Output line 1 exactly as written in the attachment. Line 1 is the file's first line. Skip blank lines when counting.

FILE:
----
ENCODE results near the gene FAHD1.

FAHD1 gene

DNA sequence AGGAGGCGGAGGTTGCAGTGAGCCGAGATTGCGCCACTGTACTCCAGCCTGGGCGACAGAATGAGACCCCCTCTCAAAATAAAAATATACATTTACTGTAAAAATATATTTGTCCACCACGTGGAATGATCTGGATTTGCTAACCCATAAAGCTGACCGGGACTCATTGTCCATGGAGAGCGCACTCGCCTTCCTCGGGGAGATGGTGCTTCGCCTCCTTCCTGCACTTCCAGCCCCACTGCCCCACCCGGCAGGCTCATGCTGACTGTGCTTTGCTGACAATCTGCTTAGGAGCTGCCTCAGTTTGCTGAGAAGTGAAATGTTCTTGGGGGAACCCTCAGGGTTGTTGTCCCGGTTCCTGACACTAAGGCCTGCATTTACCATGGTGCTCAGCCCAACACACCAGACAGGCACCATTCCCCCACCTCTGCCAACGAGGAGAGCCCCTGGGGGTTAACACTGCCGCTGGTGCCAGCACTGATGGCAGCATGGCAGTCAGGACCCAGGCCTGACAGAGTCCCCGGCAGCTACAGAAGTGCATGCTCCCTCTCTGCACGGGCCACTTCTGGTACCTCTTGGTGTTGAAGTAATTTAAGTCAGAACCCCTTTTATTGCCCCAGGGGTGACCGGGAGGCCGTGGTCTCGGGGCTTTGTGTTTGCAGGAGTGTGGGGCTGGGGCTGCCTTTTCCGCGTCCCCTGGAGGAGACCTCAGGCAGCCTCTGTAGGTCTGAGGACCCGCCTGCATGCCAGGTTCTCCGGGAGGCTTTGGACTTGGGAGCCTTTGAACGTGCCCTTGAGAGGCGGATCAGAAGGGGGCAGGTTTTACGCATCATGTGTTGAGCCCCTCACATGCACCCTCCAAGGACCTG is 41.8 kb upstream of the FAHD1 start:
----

ENCODE results near the gene FAHD1.